4. BrianC

    BrianC Member

    Joined:
    Sep 13, 2014
    Messages:
    113
    Location:
    United States
    Maybe Steven Spielberg will take some directing advice from Uwe Boll as well.
     
  5. brianman

    brianman Burrito Founder

    Joined:
    Nov 10, 2011
    Messages:
    17,355
    Small mind falls into the zero sum game trap. Releasing the D arguably speeds up X and 3 rather than slowing them down.
     
  6. rcc

    rcc Model S 85KW, VIN #2236

    Joined:
    Aug 1, 2012
    Messages:
    413
    Location:
    San Jose, CA
    I think it's going to be very difficult for a big auto company to develop a compelling EV until:

    1) battery tech gets good enough and cheap enough that you can use current big-auto methodologies instead of Tesla methodologies and wind up with a good car. My guess is that's 3-5 years after Tesla brings out the Model 3. Tesla can use batteries that others can't and because of they design the drivetrain, power management system and battery pack/cell management as a vertically integrated system, not a modular system.
    2) they decide to use the Supercharger network or its equivalent to gain long-trip capability.

    Another company can try and do what Tesla is doing but they need to acquire or develop engineering expertise. If they can't hire enough people from Tesla, it will take them years to get it on their own.
     
  7. Red Sage

    Red Sage The Cybernetic Samurai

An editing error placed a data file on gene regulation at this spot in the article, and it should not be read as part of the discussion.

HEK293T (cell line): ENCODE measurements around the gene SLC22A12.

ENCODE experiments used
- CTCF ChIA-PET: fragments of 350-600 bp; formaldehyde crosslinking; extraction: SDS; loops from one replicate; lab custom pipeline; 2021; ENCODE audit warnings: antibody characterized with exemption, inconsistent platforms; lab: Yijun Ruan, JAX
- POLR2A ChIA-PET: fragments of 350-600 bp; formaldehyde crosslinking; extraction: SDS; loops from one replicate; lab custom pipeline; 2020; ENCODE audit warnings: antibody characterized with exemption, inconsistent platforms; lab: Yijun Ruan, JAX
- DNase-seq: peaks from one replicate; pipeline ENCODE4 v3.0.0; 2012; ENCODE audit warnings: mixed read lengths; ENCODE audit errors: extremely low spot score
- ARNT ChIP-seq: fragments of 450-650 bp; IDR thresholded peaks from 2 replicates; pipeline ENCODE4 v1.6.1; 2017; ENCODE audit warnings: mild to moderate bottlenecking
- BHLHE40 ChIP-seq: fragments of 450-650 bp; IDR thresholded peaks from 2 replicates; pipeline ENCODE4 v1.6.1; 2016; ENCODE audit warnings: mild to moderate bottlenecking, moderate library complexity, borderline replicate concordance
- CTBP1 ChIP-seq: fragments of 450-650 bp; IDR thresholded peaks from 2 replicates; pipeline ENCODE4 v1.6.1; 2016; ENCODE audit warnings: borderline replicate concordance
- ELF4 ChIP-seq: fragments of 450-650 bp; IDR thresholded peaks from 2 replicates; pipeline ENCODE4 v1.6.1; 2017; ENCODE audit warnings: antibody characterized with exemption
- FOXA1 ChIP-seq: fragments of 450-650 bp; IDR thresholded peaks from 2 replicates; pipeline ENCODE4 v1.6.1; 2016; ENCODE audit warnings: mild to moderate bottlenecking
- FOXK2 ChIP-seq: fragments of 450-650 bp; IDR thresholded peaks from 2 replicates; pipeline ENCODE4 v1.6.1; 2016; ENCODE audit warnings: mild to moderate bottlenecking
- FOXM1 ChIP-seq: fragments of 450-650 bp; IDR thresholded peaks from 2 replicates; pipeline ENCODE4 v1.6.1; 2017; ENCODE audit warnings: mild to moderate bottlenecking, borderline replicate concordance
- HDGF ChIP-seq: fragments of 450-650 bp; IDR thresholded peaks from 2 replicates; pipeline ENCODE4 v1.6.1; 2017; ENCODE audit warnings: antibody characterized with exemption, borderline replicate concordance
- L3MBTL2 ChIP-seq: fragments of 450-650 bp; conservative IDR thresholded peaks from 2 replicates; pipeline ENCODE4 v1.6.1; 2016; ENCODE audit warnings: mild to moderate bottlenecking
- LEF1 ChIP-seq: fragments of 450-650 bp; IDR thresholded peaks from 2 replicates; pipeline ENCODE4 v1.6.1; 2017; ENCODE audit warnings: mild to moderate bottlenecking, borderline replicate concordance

Joined:
    Jul 6, 2014
    Messages:
    3,038
    Location:
    Los Angeles CA
    rcc: Correct. What Tesla Motors will be able to accomplish at $100 per kWh, the traditional automobile manufacturers will struggle to match at $25 per kWh, ten years later. You can see that in the fact that no matter what they do, they must leave an 'out' for themselves by having a 'range extender' attached to just about anything that is remotely affordable, or build them on platforms that are 'shared' with a primary ICE configuration. The Mercedes-Benz SLS AMG Electric Drive appeared in 2013, five years after the Tesla Roadster, and basically just sported a 7 kWH larger battery pack, higher top speed, same 0-60, half the range, and cost four times as much. No one else is close to either the Mercedes-Benz or the Roadster, and that's on the high end. See the BMW i8 as evidence. Traditional automobile manufacturers are desperately afraid to even attempt to build a clean sheet vehicle from the ground up to be electric and nothing else.
     

Share This Page

  • About Us

    Formed in 2006, Tesla Motors Club (TMC) was the first independent online Tesla community. Today it remains the largest and most dynamic community of Tesla enthusiasts. Learn more.
  • Do you value your experience at TMC? Consider becoming a Supporting Member of Tesla Motors Club. As a thank you for your contribution, you'll get nearly no ads in the Community and Groups sections. Additional perks are available depending on the level of contribution. Please visit the Account Upgrades page for more details.


    SUPPORT TMC